It takes a couple of trucks, some jeeps, a few dozen soldiers and a ride on the Constitution Avenue in Islamabad and you have got yourself a military coup. It does not even require brandishing a weapon or discharging a firearm. Islamabad willingly submits to 111 Brigade without even a hint of resistance.
It was early in the evening on April 18, 1993, when I saw army vehicles with yellow headlights moving slowly on the Constitution Avenue. Their first stop was the Foreign Office where they left a couple of vehicles and few soldiers to stand guard while the rest moved on to Radio Pakistan. Minutes later soldiers were clumsily scaling the walls of Pakistan Television. It was official. A military-sponsored coup was unfolding right in front of me.
I immediately turned my motorbike around and headed straight to the Prime Minster House where an embattled Nawaz Sharif was holding out with his ever-so-shrinking group of comrades. The doors of the Prime Minister House were shut and surprisingly there were no soldiers around. I parked my motorbike on the side and decided to wait for the soldiers to show up. They didn’t. Instead a motorcade appeared from the PM House and drove away. Suddenly, the motorcade came to a halt and a bearded man stepped out of a Limousine. I immediately recognised Sadiq-ul-Farooq, who was then the press secretary of the Prime Minister and a former fellow journalist from Nawa-i-Waqt. “What are you doing here?” he asked me. I told him that the army had taken over key installations in Islamabad and the soldiers were expected to land at the PM House any moment. He turned around and walked back to the Limo only to return a few moments later. “Mian Sahib wants to speak with you”, he said. “Follow me.”
I walked up to the Limo and saw Mian Nawaz Sharif seated in the back with a resigned look on his face. I told him what I had seen half-an-hour ago. “Are you sure about this,” Mian sahib asked. There was no mistaking a coup, I told Mian Sahib, who was soon-to-become a former Prime Minster.
Months of political wrangling between President Ghulam Ishaq Khan (GIK), the most established man of the establishment, and Mian Nawaz Sharif was finally coming to an end. The Chief of Army Staff, General Abdul Waheed, stepped in to settle the dispute between the feuding parties. The General decided to put his weight behind GIK, the 78-year old bureaucrat-turned-politician who was way past his best before date. GIK had appointed General Waheed the COAS earlier in January by superseding other senior generals. The General returned the favour by supporting the establishment’s old and trusted hand.
The infamous 18th amendment was at the heart of this conflict between the Prime Minister and the President. A novice Prime Minister, Nawaz Sharif only 44-years old, was up against the establishment and a coterie of aging constitutional lawyers. The President’s office was all empowered with the authority to dissolve elected assemblies and appoint the COAS. Nawaz Sharif wanted these powers for himself and resented the fact that GIK appointed General Abdul Waheed against his wishes. A cold war ensued in the sub-zero temperatures in February and heated quickly as the mercury hit new highs in mid-April. Nawaz Sharif addressed the nation on TV on April 17 and declared that he rather be a martyr than to surrender to the establishment.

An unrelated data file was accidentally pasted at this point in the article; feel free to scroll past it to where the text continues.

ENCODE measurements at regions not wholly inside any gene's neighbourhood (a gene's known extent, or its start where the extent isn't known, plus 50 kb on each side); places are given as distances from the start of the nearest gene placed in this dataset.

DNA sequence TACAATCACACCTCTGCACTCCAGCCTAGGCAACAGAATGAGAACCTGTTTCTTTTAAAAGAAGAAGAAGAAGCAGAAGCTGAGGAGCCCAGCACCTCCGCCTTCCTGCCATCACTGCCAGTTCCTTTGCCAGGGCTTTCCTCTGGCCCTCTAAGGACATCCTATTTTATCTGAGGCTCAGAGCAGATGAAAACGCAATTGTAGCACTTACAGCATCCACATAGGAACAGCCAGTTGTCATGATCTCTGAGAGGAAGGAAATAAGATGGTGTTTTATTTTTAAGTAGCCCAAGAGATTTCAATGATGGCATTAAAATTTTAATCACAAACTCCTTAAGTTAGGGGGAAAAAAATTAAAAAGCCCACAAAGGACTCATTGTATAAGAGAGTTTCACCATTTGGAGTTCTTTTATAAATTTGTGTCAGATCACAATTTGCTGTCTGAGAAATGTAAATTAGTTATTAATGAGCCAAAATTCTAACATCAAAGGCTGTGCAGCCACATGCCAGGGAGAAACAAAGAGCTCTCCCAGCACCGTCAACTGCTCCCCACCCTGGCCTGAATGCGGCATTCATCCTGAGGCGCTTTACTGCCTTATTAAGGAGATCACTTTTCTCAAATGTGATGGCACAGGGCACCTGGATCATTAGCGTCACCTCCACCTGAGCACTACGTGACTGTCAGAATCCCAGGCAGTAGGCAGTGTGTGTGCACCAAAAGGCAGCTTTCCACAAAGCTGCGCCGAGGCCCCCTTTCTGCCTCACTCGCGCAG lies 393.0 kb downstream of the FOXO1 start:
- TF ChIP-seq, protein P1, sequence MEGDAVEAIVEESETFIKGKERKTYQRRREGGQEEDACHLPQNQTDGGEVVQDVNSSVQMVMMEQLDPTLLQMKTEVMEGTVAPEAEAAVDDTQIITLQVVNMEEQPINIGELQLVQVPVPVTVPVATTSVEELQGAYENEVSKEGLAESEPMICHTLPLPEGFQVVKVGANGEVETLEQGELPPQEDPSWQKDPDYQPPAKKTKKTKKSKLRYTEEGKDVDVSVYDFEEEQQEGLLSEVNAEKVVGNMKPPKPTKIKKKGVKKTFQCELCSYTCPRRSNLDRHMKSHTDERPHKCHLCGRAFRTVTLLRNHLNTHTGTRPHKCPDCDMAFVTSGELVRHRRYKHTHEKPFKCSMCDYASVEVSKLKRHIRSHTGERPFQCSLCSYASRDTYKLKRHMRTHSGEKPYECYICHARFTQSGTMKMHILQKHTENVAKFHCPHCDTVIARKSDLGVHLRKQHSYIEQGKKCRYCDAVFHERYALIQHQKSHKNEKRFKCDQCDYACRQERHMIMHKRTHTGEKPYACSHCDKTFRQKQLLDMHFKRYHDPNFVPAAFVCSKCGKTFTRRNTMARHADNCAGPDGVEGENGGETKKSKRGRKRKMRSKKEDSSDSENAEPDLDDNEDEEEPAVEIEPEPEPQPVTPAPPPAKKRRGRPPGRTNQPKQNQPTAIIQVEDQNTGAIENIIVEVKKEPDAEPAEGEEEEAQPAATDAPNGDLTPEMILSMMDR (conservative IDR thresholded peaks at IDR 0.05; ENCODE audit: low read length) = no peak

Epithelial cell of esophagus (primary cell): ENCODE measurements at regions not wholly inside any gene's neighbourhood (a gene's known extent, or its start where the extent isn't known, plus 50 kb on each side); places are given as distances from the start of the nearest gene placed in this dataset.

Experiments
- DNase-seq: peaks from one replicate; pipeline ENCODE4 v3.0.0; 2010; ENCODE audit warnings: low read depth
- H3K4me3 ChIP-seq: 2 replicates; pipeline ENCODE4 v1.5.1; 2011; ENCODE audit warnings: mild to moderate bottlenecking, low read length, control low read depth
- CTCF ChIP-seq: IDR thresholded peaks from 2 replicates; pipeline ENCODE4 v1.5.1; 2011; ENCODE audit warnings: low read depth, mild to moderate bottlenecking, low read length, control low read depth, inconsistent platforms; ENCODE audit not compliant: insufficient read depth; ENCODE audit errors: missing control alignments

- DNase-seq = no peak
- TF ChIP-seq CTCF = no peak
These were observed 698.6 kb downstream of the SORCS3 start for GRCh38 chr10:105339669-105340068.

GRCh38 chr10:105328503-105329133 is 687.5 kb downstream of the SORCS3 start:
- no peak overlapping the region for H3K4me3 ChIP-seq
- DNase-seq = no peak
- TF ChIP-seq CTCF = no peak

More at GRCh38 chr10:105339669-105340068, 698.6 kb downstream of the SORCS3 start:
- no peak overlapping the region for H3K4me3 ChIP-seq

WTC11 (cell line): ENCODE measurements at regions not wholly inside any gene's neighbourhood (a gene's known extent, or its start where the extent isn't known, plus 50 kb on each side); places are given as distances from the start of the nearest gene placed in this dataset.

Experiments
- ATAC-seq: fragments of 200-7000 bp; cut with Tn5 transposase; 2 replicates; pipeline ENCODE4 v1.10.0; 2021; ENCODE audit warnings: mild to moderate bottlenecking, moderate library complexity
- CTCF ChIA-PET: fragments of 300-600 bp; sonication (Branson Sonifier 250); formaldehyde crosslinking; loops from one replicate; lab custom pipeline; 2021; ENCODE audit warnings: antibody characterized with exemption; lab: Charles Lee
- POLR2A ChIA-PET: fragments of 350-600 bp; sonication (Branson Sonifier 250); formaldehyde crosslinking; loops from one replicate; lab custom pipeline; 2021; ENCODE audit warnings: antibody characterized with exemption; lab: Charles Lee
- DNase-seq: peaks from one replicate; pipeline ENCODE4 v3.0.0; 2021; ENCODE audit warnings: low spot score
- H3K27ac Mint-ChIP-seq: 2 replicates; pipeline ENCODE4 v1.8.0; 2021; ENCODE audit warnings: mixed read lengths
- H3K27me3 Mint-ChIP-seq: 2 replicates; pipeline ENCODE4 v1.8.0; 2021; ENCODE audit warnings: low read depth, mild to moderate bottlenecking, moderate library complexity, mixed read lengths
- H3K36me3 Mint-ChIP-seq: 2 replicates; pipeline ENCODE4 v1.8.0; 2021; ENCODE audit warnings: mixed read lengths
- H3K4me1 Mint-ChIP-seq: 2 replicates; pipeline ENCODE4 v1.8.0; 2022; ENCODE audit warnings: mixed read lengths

The political opportunists had started to desert the Prime Minister’s camp after realising that the armed forces would rather back the President. Hamid Nasir Chattha, a Nawaz Sharif loyalist, was the first to bolt. Anwar Saifullah Khan, who happened to be GIK’s son-in-law, left soon after proving once again that tribal and blood ties in Pakistan trump ideological alliances. Mian Nawaz Sharif, however, was unfazed by the turncoats and he dug in to fight the fight till the end.
“I will not resign, I will not dissolve the assembly and I will not accept dictation,” said a defiant Nawaz. His 29-minute defiance, broadcasted live to the nation, sealed the fate of his otherwise half-decent 29-month rule.
Minutes after his address to the nation on April 17, a source called in with the advice to sharpen my pencils in preparation for the big story to unfold in the next few hours. I camped under a tree on Constitution Avenue on April 18 and waited patiently for the trucks with yellow lights to arrive.
Mian Nawaz Sharif’s motorcade was heading to the Turkish embassy to condole with the ambassador for former Turkish President Turgut Özal who had died a day earlier. Back in his Limo, Mian Sahab consulted his advisors and inquired about what might happen next. I told him my best guess that the Army planned to remove the national flag from his car at the Turkish embassy where he will arrive as the Prime minister of Pakistan but will leave as a citizen of Pakistan. Mian sahib offered me a ride in the Limo with his aides. I politely refused and told him that I’ll follow them on my motorbike.
As I drove away from the Prime Minister’s house, plain clothed intelligence officials stopped me near the President House after they saw the press insignia on my motorbike. A uniformed soldier stepped up and addressed me by my name. I was shocked to learn that they knew of my identity. The soldier asked me to leave my motorbike on the road side and head straight to the President House where GIK was scheduled to address a press conference. I had never been invited to the President House before. I thought it was a good time as any to see the inside of Pakistan’s most sophisticated geriatric facility that was home to the 78-years old President.